Inefficiencies in public safety

In the past, Indianapolis Mayor Joe Hogsett has pointed to the pandemic and economic inequality as drivers of homicide rates, which have trended upwards since 2012.

“This dynamic is playing out in every metro in the nation no matter the demographic of residents, the party in charge, or the state the city calls home,” Hogsett said in October, after Indianapolis broke its all-time criminal homicide record.

That month, a spokesperson for Hogsett’s administration suggested the rising homicide rate could partly be tied to people struggling to recover from the 2008 recession. “These systemic issues have grown over time, and the only way of addressing them is to work to ensure better opportunities for all Indianapolis residents,” spokesperson Mark Bode said.

It is true that socio-economic factors play a major role in urban violence. It is also true that Indianapolis is not alone in its battle with an intractable homicide problem.

A study by the National Commission on COVID-19 and Criminal Justice published in January found that homicide rates were up 30 percent on average in 34 U.S. cities compared to 2019, while property and drug crimes fell across the board. Indianapolis was not included in the study.

But the National Institute for Criminal Justice Reform report suggests that Indianapolis’ careening homicide rate can also be tied to inefficiencies in how the city manages public safety.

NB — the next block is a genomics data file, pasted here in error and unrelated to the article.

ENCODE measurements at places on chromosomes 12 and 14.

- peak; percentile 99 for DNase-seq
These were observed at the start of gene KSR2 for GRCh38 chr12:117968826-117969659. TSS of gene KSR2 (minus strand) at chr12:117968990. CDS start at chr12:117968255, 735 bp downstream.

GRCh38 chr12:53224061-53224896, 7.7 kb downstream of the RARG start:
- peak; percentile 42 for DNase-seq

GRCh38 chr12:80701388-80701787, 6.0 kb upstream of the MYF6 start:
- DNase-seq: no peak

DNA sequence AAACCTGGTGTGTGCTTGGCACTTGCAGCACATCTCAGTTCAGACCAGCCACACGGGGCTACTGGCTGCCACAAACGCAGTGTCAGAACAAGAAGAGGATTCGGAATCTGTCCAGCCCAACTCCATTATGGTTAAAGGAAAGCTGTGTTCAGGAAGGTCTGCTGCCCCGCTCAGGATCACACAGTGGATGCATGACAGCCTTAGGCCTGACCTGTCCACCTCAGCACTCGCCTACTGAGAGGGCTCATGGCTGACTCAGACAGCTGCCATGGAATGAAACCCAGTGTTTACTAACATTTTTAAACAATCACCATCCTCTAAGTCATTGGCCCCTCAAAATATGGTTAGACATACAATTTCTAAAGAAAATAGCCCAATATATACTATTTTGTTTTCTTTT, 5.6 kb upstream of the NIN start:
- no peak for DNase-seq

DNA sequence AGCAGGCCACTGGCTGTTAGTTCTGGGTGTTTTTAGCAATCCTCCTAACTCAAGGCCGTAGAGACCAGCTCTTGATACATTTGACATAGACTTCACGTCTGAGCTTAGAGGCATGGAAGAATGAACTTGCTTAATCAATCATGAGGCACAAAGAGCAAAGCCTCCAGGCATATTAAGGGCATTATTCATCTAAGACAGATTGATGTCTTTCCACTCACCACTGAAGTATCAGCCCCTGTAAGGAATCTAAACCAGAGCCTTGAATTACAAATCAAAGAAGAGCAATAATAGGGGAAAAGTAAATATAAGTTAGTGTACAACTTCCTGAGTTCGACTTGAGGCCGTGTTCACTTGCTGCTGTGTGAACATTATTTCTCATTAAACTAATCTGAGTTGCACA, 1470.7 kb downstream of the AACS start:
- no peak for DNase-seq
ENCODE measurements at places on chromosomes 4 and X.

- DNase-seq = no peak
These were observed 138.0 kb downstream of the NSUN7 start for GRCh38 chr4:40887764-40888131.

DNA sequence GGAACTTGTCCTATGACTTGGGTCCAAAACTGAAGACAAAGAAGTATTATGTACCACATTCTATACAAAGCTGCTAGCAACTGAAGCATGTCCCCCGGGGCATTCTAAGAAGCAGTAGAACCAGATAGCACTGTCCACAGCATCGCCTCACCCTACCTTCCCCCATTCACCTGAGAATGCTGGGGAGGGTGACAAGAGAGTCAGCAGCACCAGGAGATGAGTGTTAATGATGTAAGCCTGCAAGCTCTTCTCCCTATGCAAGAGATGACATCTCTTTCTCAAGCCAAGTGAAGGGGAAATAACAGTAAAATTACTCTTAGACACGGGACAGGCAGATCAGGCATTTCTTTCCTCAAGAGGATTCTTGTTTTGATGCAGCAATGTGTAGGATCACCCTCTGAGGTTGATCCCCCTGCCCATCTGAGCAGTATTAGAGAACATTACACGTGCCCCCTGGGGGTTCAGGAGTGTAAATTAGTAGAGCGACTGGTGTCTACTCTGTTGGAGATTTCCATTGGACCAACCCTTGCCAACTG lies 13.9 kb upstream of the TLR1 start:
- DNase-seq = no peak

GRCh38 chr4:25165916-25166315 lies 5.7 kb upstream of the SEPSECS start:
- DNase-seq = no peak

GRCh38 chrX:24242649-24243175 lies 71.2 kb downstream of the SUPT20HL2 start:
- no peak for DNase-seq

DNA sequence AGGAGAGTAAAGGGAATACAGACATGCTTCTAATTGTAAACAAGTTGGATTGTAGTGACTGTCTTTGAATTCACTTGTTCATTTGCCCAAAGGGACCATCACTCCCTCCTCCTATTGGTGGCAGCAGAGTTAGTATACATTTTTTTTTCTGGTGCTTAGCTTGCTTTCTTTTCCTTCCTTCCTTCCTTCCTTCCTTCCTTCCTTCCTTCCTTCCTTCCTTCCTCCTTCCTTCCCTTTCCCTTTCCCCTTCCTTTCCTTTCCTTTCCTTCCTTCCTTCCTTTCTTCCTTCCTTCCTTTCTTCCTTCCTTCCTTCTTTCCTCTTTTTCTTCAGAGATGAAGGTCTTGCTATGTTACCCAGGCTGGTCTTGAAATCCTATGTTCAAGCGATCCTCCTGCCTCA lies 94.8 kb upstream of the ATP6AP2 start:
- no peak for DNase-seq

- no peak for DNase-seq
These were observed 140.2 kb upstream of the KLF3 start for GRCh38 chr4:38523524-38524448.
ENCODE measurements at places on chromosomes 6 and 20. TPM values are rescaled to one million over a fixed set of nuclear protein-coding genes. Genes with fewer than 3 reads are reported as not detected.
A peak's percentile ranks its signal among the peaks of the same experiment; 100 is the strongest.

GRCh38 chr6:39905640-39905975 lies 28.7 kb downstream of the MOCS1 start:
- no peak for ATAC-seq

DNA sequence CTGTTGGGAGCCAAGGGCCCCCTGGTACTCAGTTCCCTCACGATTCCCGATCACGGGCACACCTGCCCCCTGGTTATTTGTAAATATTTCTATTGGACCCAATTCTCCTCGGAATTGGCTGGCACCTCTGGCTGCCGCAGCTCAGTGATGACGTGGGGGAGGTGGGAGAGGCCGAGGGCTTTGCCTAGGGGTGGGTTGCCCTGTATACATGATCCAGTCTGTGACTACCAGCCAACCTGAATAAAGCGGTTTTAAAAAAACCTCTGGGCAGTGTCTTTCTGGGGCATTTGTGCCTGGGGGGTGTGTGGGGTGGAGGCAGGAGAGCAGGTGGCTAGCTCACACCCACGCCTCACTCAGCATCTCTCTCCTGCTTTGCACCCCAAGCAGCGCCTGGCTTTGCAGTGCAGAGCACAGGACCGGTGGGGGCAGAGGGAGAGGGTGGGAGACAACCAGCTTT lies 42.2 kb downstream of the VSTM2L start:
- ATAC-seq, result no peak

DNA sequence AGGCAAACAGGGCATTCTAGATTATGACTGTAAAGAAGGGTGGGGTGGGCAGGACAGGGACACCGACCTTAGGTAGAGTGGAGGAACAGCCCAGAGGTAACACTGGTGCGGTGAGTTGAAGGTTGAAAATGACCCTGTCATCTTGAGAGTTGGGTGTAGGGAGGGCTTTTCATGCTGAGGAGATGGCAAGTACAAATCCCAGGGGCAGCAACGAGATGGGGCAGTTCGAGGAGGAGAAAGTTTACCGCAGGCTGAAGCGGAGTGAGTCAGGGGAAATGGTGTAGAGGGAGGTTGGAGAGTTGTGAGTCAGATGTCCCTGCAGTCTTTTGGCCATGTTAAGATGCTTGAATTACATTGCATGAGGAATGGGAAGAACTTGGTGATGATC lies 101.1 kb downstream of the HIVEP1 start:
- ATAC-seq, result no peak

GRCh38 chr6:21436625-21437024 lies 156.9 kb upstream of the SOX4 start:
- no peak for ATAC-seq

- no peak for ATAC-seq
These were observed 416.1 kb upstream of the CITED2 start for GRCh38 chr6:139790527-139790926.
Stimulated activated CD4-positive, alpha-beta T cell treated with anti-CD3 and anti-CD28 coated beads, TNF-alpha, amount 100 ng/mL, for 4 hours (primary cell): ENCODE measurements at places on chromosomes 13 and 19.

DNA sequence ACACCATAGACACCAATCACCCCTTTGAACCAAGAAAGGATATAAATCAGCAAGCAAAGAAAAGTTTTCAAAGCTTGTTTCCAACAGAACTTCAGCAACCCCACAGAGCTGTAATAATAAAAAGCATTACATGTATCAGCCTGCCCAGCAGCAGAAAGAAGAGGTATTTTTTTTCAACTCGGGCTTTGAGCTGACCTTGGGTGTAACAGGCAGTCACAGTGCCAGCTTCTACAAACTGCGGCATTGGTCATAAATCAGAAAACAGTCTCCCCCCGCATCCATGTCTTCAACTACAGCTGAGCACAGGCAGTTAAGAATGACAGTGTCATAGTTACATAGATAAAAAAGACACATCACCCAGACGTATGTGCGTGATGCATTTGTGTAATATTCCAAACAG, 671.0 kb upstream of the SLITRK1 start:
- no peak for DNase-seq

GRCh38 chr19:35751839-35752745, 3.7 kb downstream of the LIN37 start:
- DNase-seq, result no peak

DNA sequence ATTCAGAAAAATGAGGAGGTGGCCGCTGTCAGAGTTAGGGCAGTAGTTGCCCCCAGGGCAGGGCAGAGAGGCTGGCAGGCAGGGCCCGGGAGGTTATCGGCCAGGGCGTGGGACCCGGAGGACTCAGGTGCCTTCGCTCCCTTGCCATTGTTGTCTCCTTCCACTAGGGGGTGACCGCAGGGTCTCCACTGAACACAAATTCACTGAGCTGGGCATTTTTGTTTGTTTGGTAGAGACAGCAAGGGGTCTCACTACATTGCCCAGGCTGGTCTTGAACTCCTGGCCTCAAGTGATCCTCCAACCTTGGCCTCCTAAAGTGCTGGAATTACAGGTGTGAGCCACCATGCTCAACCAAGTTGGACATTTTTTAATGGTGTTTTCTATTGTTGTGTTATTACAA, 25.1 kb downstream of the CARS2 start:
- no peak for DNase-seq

“Despite the great work that partners in Indianapolis are doing, those efforts are not effectively having a significant impact on gun violence in the near term as indicated from the rate of homicides and shootings over the last five years,” said the report.

Righting what’s wrong

The nonprofit was brought in by the Hogsett administration near the beginning of what became the most violent year on record in Indianapolis. In 2020, there were 215 criminal homicides in the city, the vast majority of which were firearm related.

Indianapolis has paid the nonprofit $125,000 since 2019 to provide technical assistance on gun violence reduction strategies. Their current contract with the city ends in December this year.

Representatives with the city’s Office of Public Health and Safety and IMPD said they welcomed the report’s critiques and have been working to address them.

“We’ve been continually implementing new strategies,” Matthew Thomas, a major in IMPD’s criminal investigations division, said. “And this report provides another perspective for us to create new ideas and new conversations and continue this path forward.”

IndyStar pressed further, and asked why the report was only shared with internal groups when the broader public has an interest in knowing how well the city is responding to its gun violence crisis.

“I would say these groups aren’t internal groups,” Tim Moriarty, special counsel to Mayor Hogsett, said. “I mean, they’re community organizations. So this report was publicly made available, I truly think it was.”

What’s important is that stakeholders are already acting on the report’s recommendations, city representatives said.

Bode told IndyStar the report was one factor that influenced the City-County Council to approve $4.63 million in grant funding for anti-crime initiatives in the city’s 2020-2021 grant cycle. That represents an increase of almost $1.6 million when compared with the 2019-2020 grant cycle.

Thomas also said IMPD is tightening its crime analysis work and opening up doorways for units to be able to share data. He said they are launching new investigation tools around social media to improve how they track the activity of gangs, cliques and groups in the city.

Call IndyStar courts reporter Johnny Magdaleno at 317-273-3188 or email him at jmagdaleno@gannett.com. Follow him on Twitter @IndyStarJohnny